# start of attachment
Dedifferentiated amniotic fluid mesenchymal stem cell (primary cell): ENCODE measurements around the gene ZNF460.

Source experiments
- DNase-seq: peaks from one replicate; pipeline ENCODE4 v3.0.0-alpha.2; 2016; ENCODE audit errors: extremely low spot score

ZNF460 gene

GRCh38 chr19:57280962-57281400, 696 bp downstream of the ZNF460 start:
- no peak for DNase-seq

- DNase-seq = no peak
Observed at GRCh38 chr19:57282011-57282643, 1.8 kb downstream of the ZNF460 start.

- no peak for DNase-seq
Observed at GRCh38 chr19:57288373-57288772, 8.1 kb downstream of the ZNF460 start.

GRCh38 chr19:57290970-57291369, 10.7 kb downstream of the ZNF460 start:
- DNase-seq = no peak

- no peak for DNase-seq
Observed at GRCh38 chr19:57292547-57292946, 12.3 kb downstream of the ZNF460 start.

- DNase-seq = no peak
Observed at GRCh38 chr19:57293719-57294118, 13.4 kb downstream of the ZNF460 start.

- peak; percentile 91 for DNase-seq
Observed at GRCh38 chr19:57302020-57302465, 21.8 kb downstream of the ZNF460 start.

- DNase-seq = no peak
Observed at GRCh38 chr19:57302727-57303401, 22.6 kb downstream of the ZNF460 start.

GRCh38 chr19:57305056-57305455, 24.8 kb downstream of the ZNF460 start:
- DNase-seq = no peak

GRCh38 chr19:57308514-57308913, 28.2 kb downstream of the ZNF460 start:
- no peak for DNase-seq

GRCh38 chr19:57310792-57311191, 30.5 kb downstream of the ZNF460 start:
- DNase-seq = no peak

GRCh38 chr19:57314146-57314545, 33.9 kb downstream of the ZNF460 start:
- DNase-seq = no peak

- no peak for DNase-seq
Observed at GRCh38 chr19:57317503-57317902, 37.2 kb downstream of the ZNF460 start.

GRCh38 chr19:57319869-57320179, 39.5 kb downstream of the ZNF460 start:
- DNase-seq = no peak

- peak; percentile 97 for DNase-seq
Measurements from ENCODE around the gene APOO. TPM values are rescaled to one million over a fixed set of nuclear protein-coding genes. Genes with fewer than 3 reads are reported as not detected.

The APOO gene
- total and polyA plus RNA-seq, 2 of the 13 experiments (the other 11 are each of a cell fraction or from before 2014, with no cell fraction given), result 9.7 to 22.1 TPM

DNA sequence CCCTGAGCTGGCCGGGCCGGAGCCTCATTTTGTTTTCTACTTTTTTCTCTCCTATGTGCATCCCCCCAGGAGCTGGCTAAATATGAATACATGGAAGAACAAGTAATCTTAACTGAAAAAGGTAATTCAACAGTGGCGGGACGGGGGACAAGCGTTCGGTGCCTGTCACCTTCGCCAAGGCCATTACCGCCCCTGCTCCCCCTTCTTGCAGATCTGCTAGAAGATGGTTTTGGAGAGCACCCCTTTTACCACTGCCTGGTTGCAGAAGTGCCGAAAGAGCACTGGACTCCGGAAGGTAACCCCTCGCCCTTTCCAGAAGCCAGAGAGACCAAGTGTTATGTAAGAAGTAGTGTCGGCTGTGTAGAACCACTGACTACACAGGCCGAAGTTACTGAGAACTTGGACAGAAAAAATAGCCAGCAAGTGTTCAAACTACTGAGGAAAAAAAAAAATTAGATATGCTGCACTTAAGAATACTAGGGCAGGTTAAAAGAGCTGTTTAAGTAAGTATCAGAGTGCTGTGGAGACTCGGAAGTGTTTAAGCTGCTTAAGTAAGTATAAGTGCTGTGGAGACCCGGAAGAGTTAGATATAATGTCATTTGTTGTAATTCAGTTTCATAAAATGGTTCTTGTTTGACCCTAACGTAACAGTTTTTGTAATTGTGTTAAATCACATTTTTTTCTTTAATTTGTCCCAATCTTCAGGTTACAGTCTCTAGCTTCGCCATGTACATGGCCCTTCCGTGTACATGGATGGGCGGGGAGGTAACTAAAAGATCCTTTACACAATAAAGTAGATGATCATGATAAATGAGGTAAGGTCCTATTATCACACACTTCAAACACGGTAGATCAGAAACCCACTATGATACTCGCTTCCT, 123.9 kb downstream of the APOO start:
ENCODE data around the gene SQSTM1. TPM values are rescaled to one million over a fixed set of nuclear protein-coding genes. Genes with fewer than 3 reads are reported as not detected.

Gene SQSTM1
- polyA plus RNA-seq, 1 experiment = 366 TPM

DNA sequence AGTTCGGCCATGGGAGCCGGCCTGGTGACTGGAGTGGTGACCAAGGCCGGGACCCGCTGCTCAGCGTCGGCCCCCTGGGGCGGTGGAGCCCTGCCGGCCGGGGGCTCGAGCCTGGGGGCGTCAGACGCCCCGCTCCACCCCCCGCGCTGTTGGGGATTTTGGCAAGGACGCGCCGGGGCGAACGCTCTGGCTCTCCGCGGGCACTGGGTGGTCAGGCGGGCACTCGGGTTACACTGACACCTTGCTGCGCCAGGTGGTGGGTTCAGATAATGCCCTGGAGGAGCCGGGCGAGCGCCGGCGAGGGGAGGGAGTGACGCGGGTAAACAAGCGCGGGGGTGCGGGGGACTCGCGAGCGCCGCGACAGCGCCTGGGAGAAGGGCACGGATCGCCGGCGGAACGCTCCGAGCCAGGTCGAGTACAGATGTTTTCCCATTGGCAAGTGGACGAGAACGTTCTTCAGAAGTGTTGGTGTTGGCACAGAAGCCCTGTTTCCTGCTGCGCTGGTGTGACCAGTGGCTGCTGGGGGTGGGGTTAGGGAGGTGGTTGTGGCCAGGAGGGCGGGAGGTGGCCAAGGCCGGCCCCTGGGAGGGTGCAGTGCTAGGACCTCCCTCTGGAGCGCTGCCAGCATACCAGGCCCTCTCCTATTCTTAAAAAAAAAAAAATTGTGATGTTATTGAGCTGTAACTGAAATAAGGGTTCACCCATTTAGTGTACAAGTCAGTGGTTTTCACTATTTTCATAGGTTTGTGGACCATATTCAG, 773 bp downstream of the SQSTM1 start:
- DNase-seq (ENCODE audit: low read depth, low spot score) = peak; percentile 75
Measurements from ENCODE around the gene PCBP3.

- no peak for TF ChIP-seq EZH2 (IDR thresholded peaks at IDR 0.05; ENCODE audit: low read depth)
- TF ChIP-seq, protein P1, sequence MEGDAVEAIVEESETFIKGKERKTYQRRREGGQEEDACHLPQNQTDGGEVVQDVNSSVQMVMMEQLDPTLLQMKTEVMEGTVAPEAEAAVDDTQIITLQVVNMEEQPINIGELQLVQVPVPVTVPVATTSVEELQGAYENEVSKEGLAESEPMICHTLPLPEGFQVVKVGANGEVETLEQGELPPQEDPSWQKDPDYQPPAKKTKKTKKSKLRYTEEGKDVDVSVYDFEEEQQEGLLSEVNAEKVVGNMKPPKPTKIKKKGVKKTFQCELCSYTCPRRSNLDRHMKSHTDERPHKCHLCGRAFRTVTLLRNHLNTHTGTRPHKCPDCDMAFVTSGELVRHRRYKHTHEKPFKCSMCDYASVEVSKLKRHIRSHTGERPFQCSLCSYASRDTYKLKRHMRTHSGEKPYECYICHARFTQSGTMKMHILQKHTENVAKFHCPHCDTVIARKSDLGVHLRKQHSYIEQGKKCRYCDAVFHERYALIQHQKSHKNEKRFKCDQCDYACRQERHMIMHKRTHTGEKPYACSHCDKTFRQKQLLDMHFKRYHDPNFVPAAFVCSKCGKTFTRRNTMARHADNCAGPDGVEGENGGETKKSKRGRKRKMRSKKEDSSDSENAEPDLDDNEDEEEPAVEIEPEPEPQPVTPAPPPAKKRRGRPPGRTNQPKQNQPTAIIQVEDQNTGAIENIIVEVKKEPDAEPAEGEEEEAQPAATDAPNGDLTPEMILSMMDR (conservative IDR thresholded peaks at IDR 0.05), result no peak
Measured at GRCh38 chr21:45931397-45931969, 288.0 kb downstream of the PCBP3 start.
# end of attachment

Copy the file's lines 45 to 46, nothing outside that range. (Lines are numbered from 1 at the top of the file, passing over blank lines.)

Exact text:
- TF ChIP-seq, protein P1, sequence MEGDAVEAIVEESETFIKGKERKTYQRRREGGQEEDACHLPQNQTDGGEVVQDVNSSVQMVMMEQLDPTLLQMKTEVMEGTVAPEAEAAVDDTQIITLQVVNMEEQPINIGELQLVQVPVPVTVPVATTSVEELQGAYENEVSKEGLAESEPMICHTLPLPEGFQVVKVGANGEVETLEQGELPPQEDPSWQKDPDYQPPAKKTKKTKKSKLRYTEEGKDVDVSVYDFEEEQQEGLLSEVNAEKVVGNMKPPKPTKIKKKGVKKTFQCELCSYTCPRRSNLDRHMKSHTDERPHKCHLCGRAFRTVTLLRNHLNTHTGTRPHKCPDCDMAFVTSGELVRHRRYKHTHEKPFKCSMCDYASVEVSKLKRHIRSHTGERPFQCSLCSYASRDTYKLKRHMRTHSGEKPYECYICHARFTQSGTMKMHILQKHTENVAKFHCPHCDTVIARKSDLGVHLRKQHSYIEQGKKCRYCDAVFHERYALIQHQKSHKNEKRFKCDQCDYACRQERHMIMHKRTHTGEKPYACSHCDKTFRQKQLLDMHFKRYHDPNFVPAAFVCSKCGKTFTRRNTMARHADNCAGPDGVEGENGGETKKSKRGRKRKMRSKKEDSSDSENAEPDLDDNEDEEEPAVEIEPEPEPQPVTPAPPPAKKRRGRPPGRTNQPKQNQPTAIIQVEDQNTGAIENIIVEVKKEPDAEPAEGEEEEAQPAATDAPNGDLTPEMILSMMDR (conservative IDR thresholded peaks at IDR 0.05), result no peak
Measured at GRCh38 chr21:45931397-45931969, 288.0 kb downstream of the PCBP3 start.